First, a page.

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Is the GOP on the wrong side of history?

The Republican Party, eyeing the 2010 elections, has convinced itself that the health care bill, slowly, but surely progressing through Congress, will be what political experts call, their “wedge issue.”  They are already talking about targeted seats, and pickups in the House, sufficient, or so they claim, to give them back control of the lower chamber.

Read more: Is the GOP on the wrong side of history?

It’s that time: Saying farewell to the aughts

We’re saying goodbye to the first decade of the 21st century and here we are, after 10 years, still debating about what to call it.  However, this problem isn’t unique to us.  From everything I have been able to find out, our great grandparents, a hundred years ago, had the same problem.  Teddy Roosevelt referred to the years as aught six, aught seven, and what have you.  But I don’t think he found it a satisfying reference and probably searched in vain for something with more of a rhetorical flourish.  But, alas, he never found it.

Read more: It’s that time: Saying farewell to the aughts

From an 1899 Christmas List to the Zu Zu

It’s a common complaint this time of year. Parents, and they’ve been doing this for at least the past 40 years, moan about the ever increasing complexity of our Christmas gifts. The toys get more gadgety, more electronic and more complicated with every passing year. Of course, I say that while delighting in every new feature I discover on my iPhone, and of course, I don’t know how I got along without my electronic razor with its 10 different settings, and, oh yes, a clock. I have no idea why it has a clock, but there it is. Then there is the Zu Zu. A friend of mine managed to find one of these for her daughter. They’re very hard to come by. I didn’t ask how she got it, but I suspect it probably involved an envelope changing hands at two in the morning somewhere on the New Jersey Turnpike. Zu Zus are the automated hamsters that are the toy of 2009. My guess, watching these little critters go through their tricks, is that the Zu Zus have more computing power in their one or two chips than my PC had in its entire motherboard back in 1983.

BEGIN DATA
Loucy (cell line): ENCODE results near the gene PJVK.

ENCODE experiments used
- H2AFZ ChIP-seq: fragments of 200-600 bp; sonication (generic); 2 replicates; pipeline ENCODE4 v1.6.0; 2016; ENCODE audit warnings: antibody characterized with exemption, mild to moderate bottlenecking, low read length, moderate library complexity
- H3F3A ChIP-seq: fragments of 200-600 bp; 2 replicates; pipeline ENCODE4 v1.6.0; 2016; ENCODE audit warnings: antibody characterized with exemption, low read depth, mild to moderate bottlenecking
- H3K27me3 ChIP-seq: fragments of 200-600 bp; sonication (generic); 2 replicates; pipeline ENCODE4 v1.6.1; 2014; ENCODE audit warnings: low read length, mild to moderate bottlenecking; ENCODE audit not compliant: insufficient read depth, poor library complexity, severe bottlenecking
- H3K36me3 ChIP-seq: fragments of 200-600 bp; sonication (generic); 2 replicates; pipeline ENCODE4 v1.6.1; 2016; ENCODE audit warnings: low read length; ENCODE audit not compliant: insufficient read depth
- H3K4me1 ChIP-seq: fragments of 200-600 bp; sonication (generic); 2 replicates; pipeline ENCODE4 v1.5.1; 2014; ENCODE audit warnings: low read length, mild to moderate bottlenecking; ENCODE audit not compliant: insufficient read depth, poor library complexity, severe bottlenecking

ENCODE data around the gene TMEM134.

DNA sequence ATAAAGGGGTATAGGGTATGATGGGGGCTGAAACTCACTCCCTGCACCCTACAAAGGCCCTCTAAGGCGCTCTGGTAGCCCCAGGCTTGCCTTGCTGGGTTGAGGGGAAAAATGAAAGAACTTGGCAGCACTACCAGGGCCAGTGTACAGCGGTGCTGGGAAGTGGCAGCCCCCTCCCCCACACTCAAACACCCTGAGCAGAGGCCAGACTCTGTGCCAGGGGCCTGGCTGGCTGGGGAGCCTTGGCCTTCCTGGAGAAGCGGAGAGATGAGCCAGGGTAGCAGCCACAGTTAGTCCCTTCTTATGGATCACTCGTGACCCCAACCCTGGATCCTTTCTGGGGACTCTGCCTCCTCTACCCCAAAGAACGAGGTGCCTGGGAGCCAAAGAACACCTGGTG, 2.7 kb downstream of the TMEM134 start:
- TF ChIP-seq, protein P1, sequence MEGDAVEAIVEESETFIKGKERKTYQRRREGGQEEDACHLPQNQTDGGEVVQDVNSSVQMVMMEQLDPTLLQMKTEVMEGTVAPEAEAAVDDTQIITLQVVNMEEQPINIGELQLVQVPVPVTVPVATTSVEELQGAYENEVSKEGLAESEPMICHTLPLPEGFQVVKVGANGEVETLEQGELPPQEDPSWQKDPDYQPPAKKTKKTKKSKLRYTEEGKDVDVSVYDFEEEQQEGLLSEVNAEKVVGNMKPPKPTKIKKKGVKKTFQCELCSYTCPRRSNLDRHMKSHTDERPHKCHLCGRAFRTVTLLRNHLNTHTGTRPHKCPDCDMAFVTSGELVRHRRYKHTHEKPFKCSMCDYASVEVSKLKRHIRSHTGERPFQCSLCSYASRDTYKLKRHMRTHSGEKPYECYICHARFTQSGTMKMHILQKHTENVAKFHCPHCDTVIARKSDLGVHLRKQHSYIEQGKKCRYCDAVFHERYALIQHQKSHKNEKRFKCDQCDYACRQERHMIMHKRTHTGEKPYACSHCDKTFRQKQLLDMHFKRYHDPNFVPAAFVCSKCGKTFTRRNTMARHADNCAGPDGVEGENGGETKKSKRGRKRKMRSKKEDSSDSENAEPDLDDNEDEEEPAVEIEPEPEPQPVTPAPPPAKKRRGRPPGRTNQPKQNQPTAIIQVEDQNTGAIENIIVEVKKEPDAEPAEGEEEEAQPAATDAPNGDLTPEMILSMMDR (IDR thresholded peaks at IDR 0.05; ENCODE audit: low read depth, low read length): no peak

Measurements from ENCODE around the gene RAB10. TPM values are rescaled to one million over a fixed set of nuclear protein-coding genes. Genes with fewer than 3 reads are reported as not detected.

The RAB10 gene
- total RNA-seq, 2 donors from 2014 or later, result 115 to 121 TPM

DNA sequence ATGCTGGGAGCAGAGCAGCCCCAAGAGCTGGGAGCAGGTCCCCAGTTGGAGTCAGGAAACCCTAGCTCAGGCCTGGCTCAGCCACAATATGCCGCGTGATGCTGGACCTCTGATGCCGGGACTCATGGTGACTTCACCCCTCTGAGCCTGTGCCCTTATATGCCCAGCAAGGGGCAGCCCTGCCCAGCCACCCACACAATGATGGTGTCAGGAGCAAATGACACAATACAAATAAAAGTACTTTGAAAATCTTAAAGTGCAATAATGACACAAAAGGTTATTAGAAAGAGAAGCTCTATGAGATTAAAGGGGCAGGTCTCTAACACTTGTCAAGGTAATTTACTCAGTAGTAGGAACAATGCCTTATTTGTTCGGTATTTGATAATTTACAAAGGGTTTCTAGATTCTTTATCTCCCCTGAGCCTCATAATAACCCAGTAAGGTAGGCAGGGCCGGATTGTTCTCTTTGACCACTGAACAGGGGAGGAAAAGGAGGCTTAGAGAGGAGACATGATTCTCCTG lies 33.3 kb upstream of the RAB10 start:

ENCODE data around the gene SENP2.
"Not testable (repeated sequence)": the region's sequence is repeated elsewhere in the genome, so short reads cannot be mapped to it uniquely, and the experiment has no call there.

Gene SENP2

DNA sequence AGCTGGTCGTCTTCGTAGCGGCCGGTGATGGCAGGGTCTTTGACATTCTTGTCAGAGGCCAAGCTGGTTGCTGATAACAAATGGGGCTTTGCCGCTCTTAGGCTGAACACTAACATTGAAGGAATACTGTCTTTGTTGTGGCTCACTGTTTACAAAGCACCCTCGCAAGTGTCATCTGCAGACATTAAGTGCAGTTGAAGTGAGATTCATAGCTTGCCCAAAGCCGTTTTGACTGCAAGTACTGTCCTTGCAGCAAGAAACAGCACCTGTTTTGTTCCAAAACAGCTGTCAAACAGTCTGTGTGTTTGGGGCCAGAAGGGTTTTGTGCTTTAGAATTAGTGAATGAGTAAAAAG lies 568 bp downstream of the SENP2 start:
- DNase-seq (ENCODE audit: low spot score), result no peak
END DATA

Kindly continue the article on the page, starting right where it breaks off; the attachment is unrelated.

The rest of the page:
Read more: From an 1899 Christmas List to the Zu Zu

What does the future hold for newspapers?

This statistic will surprise some people. Some, like me, will find it disturbing. Others will simply shrug their shoulders and think very little about it. The alarming projection is that if current trends continue, the last newspaper in the United States will be printed in 2043. That’s based on statistical projections. However, even that estimate, given the state of the industry, may seem optimistic.
The great papers, whether it’s The New York Times, the Washington Post, or the Baltimore Sun (the paper H.L. Mencken called his literary home), are all fading. The businesses have been bleeding red ink for years. They’re laying off reporters by the dozens and trimming the size of their publications. The Baltimore Sun is just a shadow of its former self.

Read more: What does the future hold for newspapers?

Lighting the Christmas season: It’s all good

When asked, most people can easily name their favorite thing about Christmas time. For some, it’s the food. I can understand this. Pecan pie, eggnog, and yes, though I can’t understand the attraction, fruit cake. For others, it’s the music. Christmas carols, hymns, Bing Crosby singing White Christmas, and an addition I have come to enjoy, the Trans-Siberian Orchestra, all say Christmas. But for me, the one thing that delights me most about the holiday season are the lights. Thomas Edison invented the electric light in 1879. In 1880, to celebrate the season, he strung the first Christmas lights outside of his Menlo Park laboratory. Since then they have been a part of the holiday season.

Read more: Lighting the Christmas season: It’s all good

If the recession is over, why doesn’t it feel like it?

Economists are all saying the recession is over. They point to a growth in the gross domestic product and an increase, at least when compared to last month, in retail sales. Even automobile sales improved slightly. And then there is the modest uptick in home sales. All of this sounds encouraging, and it should be, but it still doesn’t feel like the recession is ending. If anything, it seems unusually persistent and sometimes like it’s actually getting worse.

Read more: If the recession is over, why doesn’t it feel like it?

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